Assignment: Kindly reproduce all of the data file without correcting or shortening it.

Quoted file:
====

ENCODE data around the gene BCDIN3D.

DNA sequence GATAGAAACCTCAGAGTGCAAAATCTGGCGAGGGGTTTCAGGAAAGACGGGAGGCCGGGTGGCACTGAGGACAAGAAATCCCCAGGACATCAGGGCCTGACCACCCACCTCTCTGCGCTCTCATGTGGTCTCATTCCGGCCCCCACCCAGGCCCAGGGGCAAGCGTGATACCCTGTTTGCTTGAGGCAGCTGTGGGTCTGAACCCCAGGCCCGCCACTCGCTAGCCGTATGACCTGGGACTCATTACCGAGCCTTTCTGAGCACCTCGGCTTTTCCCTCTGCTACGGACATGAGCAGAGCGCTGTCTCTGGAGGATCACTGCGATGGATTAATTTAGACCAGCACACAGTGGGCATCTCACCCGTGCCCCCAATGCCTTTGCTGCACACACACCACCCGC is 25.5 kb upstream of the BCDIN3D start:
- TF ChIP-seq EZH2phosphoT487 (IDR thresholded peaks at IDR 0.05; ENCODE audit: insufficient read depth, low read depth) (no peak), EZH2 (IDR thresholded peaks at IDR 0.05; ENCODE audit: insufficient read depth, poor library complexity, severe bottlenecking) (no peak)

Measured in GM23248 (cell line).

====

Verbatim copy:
ENCODE data around the gene BCDIN3D.

DNA sequence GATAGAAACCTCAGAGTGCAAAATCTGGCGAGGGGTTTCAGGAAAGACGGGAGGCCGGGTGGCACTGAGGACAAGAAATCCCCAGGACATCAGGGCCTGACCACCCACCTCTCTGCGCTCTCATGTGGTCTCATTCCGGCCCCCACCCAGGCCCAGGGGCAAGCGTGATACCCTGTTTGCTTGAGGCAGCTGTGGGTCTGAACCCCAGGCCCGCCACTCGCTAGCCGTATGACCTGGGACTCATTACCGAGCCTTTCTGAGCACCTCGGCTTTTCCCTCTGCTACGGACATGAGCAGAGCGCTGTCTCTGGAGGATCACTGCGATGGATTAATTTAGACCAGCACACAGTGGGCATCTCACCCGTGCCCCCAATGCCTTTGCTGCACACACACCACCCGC is 25.5 kb upstream of the BCDIN3D start:
- TF ChIP-seq EZH2phosphoT487 (IDR thresholded peaks at IDR 0.05; ENCODE audit: insufficient read depth, low read depth) (no peak), EZH2 (IDR thresholded peaks at IDR 0.05; ENCODE audit: insufficient read depth, poor library complexity, severe bottlenecking) (no peak)

Measured in GM23248 (cell line).